Re: question regarding prelinking (was: (inc. note from dpkg developers) (was:Bug#XXXXXX: (far too many packages) needs rebuilt for prelinking))
On Sun, Jan 19, 2003 at 02:48:16PM +0000, Tom Badran wrote:
> On Sunday 19 Jan 2003 2:00 pm, Emile van Bergen wrote:
> > And each time a page of code in a library contains instructions that
> > must be fixed up at load time for an application, that page cannot be
> > shared among applications. A waste of memory.
> This i believe is incorrect, one a library is in memory, all binaries
> that are loaded that use it have their symbols mapped to the library
> in memory.
Yes, but I mean something different.
To clarify: suppose there's an application X and an application Y, both
dependending on library L, which in turn depends on library M.
Now, each application maps L at a different address. This doesn't
require instructions in L to be modified (which would prevent sharing
pages), because .so libraries contain position independent code. No
wastage here yet.
But then, notice that L uses library M. And suppose that in process X, M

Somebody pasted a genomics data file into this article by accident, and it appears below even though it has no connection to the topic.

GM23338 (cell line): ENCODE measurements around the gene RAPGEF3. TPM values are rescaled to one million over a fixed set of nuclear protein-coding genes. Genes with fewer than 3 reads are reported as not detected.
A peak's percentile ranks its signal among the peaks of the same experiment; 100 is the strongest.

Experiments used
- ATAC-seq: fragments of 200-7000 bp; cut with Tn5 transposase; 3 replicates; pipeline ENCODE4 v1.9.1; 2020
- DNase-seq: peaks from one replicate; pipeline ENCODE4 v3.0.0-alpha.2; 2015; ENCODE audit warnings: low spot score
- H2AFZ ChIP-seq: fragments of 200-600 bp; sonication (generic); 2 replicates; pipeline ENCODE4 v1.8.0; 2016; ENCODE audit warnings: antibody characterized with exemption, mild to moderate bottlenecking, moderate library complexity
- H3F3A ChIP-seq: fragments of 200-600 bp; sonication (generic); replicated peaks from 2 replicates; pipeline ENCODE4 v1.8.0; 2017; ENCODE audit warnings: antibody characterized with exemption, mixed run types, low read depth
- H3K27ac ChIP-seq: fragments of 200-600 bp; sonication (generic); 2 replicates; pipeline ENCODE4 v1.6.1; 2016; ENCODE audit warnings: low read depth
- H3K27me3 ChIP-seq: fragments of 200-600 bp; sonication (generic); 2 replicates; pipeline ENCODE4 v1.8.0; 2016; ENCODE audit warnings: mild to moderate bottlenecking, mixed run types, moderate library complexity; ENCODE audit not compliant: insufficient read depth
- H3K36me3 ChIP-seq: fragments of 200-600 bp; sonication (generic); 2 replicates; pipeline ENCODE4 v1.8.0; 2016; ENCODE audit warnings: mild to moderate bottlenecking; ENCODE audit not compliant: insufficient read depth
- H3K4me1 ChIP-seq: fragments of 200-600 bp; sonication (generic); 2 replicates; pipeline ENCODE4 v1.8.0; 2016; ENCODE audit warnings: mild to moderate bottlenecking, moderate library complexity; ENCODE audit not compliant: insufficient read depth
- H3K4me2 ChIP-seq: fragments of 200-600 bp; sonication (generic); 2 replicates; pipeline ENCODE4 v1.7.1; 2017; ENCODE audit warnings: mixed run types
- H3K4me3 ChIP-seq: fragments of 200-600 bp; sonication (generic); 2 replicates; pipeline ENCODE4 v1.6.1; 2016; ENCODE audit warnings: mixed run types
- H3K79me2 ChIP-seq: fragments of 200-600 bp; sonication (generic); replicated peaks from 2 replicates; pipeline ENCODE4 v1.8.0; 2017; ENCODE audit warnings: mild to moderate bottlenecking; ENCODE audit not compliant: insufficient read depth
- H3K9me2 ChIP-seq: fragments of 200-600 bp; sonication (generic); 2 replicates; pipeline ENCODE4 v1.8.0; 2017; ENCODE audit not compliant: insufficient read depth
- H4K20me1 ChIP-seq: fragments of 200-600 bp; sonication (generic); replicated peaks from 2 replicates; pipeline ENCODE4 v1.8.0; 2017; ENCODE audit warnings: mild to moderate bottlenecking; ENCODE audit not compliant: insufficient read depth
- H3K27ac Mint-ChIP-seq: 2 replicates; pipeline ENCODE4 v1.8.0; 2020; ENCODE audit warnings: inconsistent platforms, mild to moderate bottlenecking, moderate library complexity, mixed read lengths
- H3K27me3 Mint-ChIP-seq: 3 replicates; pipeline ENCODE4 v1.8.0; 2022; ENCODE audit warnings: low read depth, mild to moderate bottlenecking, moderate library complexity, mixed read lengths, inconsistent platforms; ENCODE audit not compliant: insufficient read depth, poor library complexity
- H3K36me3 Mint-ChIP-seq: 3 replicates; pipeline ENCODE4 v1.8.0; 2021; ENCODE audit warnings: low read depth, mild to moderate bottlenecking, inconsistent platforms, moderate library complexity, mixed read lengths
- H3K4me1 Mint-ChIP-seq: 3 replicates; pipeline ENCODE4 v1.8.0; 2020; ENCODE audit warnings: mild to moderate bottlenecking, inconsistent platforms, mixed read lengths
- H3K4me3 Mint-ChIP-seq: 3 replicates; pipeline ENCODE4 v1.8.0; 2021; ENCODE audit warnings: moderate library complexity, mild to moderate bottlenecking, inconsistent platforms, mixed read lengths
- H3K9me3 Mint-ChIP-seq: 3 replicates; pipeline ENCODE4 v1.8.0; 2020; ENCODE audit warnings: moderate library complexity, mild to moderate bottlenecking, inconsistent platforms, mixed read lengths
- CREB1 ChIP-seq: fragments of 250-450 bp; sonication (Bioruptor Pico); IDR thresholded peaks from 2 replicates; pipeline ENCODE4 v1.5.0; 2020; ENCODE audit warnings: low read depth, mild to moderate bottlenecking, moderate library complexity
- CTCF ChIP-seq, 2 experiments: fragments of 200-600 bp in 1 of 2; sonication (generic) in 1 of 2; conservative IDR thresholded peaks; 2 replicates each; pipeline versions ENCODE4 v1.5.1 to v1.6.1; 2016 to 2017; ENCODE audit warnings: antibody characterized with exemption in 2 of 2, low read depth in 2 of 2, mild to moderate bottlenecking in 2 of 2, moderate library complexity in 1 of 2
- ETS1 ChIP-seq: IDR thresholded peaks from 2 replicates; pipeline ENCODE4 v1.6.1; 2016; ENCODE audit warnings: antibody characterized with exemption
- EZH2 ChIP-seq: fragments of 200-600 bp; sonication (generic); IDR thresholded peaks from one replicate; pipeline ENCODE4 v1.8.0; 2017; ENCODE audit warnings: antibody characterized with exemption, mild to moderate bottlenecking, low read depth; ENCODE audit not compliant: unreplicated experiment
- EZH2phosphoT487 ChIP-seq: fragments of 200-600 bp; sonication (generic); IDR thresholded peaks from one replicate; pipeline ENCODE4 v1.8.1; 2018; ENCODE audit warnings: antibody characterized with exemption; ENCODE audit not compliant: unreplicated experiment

got mapped at a different address than where M got mapped in process Y.
I see no reason for that to be impossible or unlikely, if applications X
and Y each map a different set of libraries before mapping L.
That would mean that all instructions in L that refer to functions or
data in library M, will have to be fixed up using different addresses,
for the applications X and Y. That means that the pages of L containing
those instructions, can suddenly no longer be shared among X and Y.
Please correct me if I'm wrong here, because if I'm right, it would mean
that using lots of interdependent shared libraries is not only slow, it
also needs extra per-process private pages, which means wasting
(potentially lots of) memory.
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